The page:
Chapter 1: General Provisions
Section 1: Scope
Article 1:101: Scope and purpose of these Principles
(1) The following principles and rules are formulated on the basis of the existing law of the European Community in the field of contract law.
(2) These principles and rules serve as a source for the drafting, the transposition and the Interpretation of European Community law.
(3) They are not formulated to apply in the areas of labour law, company law, family law or inheritance law.
Section 2: Consumer and business
Article 1:201: Consumer
Consumer means any natural person who is mainly acting for purposes which are outside this person’s business activity.
Article 1:202: Business
Business means any natural or legal person, irrespective of whether publicly or privately owned, who is acting for purposes relating to this person’s self-employed trade, work or profession, even if this person does not intend to make profit in the course of this activity.
Article 1:203: Mandatory nature of consumer rules
(1) Unless provided otherwise, contract terms which are prejudicial to the consumer and which deviate from rules applicable specifically to relations between businesses and consumers are not binding on the consumer. This does not apply to contracts which settle an existing dispute.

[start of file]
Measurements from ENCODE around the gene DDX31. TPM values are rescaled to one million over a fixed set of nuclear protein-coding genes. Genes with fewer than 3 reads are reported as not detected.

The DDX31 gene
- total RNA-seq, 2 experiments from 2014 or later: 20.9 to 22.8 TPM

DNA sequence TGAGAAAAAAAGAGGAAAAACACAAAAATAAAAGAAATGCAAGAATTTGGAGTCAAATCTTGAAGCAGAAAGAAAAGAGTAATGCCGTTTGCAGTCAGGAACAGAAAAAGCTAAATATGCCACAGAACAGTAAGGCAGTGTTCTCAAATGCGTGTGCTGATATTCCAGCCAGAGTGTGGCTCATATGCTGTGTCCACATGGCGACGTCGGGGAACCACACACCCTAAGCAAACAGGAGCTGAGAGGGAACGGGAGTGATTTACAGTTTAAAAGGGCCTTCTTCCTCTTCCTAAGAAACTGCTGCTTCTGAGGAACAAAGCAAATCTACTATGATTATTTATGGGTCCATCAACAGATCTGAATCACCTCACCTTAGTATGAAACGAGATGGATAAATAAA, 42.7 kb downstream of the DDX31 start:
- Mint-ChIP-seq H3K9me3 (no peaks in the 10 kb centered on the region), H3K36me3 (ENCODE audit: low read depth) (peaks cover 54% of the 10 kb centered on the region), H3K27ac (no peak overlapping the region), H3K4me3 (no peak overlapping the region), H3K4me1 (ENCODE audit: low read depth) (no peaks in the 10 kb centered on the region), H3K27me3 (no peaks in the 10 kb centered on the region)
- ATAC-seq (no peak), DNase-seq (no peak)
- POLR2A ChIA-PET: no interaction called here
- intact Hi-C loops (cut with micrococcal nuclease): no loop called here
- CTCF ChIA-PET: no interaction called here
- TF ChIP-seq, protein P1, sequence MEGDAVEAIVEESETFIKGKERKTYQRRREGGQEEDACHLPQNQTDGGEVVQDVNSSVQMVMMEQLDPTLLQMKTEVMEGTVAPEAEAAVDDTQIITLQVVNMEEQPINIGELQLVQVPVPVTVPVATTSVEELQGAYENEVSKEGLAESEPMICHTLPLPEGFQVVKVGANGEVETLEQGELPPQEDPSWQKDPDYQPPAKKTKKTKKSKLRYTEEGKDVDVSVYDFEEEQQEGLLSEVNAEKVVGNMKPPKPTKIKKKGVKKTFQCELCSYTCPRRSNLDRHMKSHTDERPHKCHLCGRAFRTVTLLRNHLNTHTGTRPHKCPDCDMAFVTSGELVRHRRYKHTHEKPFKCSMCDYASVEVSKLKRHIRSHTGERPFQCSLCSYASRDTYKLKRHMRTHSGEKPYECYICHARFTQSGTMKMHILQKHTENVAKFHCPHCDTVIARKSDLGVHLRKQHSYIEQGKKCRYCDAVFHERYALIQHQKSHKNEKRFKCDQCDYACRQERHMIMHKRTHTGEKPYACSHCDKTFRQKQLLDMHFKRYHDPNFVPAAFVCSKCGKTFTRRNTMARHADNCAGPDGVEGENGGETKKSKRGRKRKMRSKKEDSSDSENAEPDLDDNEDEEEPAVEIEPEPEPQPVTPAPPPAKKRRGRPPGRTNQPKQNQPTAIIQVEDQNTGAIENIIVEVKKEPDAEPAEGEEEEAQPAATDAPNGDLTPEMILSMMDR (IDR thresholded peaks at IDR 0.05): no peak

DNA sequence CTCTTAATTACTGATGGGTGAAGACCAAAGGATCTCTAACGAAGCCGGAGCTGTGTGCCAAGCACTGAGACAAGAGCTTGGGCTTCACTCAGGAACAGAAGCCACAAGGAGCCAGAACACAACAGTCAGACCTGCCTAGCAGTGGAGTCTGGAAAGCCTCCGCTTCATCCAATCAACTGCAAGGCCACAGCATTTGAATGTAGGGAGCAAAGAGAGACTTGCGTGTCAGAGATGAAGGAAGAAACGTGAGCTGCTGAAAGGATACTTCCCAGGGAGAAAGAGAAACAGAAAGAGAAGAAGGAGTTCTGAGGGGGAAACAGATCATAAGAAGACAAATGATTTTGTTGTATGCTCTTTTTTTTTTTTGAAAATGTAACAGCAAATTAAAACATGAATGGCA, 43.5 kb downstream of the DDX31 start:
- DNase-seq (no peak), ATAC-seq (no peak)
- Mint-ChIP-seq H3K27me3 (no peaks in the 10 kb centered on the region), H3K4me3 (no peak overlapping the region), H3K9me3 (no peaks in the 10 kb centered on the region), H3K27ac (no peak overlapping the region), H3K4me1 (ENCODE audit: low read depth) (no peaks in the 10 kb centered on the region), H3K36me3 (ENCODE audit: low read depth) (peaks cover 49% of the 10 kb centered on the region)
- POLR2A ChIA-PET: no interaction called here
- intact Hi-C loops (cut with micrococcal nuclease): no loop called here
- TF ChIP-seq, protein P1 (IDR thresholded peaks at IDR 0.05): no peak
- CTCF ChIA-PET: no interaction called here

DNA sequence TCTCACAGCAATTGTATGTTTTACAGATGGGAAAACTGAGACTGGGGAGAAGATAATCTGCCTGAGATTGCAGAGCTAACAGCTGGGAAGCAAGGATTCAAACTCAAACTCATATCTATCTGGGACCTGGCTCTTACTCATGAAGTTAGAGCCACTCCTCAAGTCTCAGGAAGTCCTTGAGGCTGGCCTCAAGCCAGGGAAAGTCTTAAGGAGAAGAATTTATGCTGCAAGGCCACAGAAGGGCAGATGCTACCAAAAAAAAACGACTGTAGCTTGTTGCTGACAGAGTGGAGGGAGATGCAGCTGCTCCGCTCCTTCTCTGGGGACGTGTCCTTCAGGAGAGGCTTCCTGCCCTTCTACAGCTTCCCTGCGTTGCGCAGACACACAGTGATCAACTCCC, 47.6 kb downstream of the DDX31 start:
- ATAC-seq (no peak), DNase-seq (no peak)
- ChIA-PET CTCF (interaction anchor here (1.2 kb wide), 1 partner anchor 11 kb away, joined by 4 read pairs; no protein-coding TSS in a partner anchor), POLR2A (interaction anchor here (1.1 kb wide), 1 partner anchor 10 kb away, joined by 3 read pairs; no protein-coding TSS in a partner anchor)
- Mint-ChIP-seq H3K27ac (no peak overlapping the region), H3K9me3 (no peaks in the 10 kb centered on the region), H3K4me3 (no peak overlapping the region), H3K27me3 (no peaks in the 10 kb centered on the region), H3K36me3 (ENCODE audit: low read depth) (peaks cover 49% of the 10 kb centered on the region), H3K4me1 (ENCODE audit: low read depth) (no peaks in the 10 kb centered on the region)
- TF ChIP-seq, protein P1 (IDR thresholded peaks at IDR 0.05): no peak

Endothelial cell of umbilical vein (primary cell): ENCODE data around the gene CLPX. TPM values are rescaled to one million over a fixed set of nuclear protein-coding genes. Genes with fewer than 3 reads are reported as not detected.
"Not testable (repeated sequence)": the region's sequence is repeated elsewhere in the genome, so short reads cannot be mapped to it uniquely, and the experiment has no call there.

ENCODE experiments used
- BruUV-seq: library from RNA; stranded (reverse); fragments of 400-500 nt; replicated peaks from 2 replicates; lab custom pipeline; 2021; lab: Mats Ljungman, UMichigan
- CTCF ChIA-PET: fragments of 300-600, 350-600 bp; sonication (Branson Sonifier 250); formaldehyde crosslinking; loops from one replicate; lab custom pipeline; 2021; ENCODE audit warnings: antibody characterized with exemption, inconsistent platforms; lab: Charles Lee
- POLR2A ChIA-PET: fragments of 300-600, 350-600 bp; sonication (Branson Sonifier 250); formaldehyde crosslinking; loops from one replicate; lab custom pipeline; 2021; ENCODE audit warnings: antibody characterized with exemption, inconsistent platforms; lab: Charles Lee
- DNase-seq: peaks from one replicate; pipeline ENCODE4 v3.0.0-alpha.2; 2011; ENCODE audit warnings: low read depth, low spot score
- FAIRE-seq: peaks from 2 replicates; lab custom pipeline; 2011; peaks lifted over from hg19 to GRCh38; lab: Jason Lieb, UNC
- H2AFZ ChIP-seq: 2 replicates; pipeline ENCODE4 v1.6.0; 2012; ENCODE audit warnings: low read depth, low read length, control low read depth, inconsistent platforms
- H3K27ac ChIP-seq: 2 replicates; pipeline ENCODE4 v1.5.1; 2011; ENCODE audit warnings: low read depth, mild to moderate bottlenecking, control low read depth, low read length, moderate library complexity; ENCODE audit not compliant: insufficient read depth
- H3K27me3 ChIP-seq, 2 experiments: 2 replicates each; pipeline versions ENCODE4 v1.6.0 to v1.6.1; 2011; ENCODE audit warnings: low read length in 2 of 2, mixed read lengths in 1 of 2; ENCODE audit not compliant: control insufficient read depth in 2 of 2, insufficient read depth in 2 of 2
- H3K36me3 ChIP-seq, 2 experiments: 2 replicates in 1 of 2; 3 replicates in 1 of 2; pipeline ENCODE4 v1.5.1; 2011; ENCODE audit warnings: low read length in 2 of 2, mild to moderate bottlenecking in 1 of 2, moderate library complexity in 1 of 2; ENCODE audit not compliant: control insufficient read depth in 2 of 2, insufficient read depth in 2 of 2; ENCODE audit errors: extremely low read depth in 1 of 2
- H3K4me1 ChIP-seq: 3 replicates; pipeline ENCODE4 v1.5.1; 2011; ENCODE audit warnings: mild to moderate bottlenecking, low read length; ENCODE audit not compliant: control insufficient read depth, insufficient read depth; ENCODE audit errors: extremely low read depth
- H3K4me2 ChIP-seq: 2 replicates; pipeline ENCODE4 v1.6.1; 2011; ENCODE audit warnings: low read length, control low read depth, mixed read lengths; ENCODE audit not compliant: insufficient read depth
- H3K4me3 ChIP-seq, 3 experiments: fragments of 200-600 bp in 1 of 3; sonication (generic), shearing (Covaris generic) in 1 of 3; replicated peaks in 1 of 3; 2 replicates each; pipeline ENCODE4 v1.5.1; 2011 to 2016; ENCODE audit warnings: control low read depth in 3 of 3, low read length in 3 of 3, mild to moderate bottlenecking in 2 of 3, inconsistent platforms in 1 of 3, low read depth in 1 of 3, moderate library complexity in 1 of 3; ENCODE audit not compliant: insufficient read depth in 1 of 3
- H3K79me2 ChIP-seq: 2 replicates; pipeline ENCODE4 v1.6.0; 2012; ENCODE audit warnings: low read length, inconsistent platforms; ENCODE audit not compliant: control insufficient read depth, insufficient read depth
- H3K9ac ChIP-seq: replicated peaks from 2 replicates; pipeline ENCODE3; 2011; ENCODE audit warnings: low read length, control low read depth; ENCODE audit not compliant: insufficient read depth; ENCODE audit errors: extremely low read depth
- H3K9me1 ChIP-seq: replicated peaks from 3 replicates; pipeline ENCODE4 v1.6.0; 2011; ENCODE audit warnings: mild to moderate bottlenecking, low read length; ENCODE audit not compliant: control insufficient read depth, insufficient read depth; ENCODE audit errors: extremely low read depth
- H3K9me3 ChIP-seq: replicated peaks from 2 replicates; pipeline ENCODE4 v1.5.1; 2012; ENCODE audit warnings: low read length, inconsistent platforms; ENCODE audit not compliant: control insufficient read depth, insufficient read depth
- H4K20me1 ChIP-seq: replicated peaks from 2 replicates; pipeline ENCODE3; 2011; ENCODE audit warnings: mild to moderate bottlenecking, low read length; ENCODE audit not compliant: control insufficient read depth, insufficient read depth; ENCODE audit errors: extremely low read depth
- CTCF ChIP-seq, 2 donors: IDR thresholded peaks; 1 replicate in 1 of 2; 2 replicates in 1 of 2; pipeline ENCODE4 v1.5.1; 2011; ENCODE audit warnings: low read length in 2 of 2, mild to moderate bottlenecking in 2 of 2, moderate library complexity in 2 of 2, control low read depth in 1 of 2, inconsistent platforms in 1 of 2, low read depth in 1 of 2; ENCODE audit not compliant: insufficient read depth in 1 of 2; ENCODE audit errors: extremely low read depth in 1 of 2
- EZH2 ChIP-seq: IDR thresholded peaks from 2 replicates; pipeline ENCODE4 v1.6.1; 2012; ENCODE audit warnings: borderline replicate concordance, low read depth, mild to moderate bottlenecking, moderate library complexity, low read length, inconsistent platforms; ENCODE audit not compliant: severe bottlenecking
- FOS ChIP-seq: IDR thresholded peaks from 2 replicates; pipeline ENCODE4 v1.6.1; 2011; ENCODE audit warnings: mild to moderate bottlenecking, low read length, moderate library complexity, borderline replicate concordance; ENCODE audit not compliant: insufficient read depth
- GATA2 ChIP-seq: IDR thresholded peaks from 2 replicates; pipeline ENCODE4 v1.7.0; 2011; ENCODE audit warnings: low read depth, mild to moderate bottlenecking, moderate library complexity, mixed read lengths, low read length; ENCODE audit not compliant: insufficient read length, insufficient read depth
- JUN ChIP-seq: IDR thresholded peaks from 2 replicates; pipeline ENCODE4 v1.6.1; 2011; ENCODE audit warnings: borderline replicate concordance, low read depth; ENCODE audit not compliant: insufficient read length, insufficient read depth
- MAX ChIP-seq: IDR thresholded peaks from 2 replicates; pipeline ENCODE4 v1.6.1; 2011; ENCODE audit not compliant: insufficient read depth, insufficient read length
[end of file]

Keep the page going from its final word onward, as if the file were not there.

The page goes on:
(2) Paragraph (1) applies accordingly to unilateral promises.
Section 3: Notice and form
Article 1:301: Means of notice
Notice may be given by any means appropriate to the circumstances.
Article 1:302: Electronic notice
A notice transmitted by electronic means reaches the addressee when it can be accessed by this person. This rule is mandatory in the sense of Art. 1:203 in relations between businesses and consumers.
Article 1:303: Freedom of form
Unless provided otherwise, no form needs to be observed in legal dealings.
Article 1:304: Textual form
‘Textual form’ means a text which is expressed in alphabetical or other intelligible characters by means of any support that permits reading, recording of the information contained therein and its reproduction in tangible form.
Article 1:305: Durable medium
‘Durable medium’ means any instrument which enables the recipient to store information so that it is accessible for future reference for a period of time adequate to the purposes of the information, and which allows the unchanged reproduction of this information.
Article 1:306: In writing
A statement in textual form on a durable medium qualifies as having been made ‘in writing’ if the text is stored on the medium permanently and in directly legible characters.
Article 1:307: Signatures
(1) ‘Handwritten signature’ means the name of, or sign representing, a person written by that person’s own hand for the purpose of authentication;
(2) ‘electronic signature’ means data in electronic form which are attached to or logically associated with other electronic data, and which serve as a method of authentication;
(3) ‘electronic’ means relating to technology with electrical, digital, magnetic, wireless, optical, electromagnetic, or similar capabilities;
(4) ‘advanced electronic signature’ means an electronic signature which meets the following requirements:
(a) it is uniquely linked to the signatory;
(b) it is capable of identifying the signatory;
(c) it is created using means which can be maintained under the signatory’s sole control; and